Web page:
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  #61  
Old July 13th 2005, 21:00
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volkdent volkdent is offline
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Hugo, you must be a brother from another mother. I've been looking for that crashed up New Beetle rear door for a while now, but nobody seems to be crashing them around here. My plan was to make a Lexan rear window that is the same as a normal one but the top 1/4 cut out, and place the New Beetle one in there instead. Let us know what you come up with!

Jason
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  #62  
Old July 13th 2005, 21:36
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Quote:
Originally Posted by volkdent
Hugo, you must be a brother from another mother. I've been looking for that crashed up New Beetle rear door for a while now, but nobody seems to be crashing them around here. My plan was to make a Lexan rear window that is the same as a normal one but the top 1/4 cut out, and place the New Beetle one in there instead. Let us know what you come up with!

Jason

Hi, bro.
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Last edited by hugovw1976; July 13th 2005 at 22:01.
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  #63  
Old August 7th 2005, 20:49
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Arrow Luticrous Speed! Go!

On the way back from the airport in my 74' std. T1 with my best friend, the car had 28 year old shocks at the time, really worn out torsion bars/springs, down hill on the free way I got my bone stock beetle with 135's on the front and 195's in the rear not lowered to 98 MPH! If any one has gone that fast in a worn out stock VW it feels like 198 mph and 18,000 RPM, and it's rediculously fun and unsafe. Since then my beetle, first car, was a victim of a hit and run in a parking lot when I was not present and I was boo hooing like a school girl. So I decided to make my car so killer that NO ONE COULD TOUCH IT ! I'll show them! No but seriously, I had the Cal-look sickness at the time until I was introduced to the germanlook style in June 2002 by seeing the Bug-art T4 powered beetle in that months VWtrends issue, then I was cured. So some of you have seen VWCustoms "Project Pepper" which happens to be my brake setup; 6 pot calipers and 14" rotors front and rear from the front of the crazy fast Cayenne turbo which according to Porsche "stops the 7700 lbs. vehicle with a 7800 lbs. trailered load (without brakes) from 80 mph without a hint of fade". With that said I think that my beetle should'nt have a problem stopping with similar hp (450) figures. Also, the Cayenne Turbo has 4 pot 12.8" brakes out back.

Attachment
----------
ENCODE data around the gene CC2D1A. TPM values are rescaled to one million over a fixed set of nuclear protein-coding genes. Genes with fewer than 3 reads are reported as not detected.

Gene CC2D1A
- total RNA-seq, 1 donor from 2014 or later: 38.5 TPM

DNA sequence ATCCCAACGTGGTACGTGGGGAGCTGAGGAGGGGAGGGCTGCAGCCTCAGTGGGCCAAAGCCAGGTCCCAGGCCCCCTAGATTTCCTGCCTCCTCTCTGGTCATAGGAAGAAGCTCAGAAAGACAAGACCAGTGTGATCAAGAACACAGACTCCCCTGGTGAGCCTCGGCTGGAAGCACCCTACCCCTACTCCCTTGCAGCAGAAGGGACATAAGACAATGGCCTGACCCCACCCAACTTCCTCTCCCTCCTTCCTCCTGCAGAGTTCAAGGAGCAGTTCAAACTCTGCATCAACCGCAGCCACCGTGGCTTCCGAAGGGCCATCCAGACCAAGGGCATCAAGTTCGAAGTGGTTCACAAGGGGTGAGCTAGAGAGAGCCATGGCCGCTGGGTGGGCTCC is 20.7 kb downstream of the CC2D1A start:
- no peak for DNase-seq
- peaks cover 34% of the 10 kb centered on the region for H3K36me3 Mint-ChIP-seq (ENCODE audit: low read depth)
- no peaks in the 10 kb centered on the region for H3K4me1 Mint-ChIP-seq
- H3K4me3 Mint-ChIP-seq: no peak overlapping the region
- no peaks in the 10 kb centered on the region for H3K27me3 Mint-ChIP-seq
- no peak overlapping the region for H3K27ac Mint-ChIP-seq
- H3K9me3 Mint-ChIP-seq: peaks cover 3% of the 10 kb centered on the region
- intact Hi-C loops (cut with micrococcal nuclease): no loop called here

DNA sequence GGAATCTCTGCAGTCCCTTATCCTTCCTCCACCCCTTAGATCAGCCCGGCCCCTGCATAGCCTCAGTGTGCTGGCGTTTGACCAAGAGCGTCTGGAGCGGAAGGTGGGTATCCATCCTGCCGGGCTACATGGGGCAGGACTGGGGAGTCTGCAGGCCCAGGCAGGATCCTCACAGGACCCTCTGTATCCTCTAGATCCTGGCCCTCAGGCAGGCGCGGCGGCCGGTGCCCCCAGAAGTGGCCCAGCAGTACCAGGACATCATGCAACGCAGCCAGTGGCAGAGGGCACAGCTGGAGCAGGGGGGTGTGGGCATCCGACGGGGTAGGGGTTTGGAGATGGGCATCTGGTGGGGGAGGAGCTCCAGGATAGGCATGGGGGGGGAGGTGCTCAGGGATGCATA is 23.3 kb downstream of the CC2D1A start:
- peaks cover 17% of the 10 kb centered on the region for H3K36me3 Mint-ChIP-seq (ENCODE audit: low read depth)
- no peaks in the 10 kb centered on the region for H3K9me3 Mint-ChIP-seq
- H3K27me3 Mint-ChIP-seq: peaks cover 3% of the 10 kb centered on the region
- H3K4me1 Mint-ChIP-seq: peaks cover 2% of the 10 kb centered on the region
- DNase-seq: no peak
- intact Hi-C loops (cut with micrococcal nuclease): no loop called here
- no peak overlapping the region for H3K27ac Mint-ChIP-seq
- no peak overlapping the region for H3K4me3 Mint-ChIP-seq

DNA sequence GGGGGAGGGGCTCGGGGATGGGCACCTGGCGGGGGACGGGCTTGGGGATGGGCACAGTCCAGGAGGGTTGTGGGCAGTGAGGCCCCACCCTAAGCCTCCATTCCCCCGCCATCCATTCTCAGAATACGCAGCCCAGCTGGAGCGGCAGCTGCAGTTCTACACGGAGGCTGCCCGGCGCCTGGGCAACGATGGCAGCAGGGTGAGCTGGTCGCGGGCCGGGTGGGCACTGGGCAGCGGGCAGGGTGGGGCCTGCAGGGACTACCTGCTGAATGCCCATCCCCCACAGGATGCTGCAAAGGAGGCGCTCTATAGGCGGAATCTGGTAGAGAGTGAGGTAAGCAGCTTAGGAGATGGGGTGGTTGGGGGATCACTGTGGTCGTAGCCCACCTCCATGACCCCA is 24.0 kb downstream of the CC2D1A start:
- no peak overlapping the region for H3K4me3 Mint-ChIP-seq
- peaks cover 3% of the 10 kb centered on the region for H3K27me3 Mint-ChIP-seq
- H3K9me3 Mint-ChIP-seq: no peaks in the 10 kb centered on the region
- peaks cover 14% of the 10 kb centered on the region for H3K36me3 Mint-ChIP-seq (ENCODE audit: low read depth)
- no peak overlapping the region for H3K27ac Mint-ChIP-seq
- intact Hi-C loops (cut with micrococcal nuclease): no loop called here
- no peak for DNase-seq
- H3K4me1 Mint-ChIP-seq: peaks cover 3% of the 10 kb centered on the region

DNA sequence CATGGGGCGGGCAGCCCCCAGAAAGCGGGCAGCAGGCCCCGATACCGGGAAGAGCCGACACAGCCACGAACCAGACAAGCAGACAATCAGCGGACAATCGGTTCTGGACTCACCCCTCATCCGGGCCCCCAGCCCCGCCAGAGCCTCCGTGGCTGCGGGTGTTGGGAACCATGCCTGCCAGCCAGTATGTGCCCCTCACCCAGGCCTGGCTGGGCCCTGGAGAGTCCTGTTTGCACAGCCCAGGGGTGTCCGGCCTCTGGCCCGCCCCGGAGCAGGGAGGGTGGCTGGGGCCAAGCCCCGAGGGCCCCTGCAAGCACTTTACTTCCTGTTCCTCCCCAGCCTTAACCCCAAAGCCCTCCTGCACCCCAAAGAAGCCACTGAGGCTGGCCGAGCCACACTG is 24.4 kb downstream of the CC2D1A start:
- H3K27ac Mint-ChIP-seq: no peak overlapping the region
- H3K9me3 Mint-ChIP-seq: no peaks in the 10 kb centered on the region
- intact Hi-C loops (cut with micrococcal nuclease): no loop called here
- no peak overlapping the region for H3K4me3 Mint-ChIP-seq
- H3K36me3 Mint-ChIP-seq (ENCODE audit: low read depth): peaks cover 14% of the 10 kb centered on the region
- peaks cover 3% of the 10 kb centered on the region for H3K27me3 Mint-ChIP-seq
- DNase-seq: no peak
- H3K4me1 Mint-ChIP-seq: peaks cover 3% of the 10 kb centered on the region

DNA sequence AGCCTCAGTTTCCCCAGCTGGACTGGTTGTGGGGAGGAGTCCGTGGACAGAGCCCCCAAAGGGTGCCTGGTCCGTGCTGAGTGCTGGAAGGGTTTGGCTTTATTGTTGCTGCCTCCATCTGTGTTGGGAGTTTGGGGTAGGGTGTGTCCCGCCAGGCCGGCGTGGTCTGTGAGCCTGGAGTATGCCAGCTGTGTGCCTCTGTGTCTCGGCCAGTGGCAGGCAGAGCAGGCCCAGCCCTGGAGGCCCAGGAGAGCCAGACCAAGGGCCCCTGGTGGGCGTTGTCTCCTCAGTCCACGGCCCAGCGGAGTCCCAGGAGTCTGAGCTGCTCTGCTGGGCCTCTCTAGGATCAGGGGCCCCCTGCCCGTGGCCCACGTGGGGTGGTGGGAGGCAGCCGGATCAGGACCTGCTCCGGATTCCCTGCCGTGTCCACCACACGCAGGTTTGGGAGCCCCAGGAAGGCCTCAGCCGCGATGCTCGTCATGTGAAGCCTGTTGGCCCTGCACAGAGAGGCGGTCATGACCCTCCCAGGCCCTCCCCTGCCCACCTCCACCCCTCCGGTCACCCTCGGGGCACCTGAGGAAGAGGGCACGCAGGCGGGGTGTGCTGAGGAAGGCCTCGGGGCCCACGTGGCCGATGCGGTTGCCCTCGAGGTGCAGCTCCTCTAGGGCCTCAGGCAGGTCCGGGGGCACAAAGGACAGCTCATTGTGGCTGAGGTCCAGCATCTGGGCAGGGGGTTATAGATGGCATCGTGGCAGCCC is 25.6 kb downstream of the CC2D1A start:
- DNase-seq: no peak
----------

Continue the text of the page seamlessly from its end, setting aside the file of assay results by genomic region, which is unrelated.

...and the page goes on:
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  #64  
Old August 9th 2005, 15:57
ericglooker ericglooker is offline
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[QUOTE=chigger]
"A rear spoiler is a necessity also to break the rear lift. It doesn't have to be very big. The angle is important. It and the underbody difusers output should create a defined flow much like using sheet metal. If drawn it would look like a pointed tail coming off the rear of the car. The spoiler can also be used to pump a wing. In order to work properly the wing must be positioned over the ground with no car parts under it and as low as possible. This would look quite weird and work very well, maybe to well as it might lift the front end. Raising the wing until the airflow from the spoiler flows below the wing would pump the wing and perhaps create the same effect."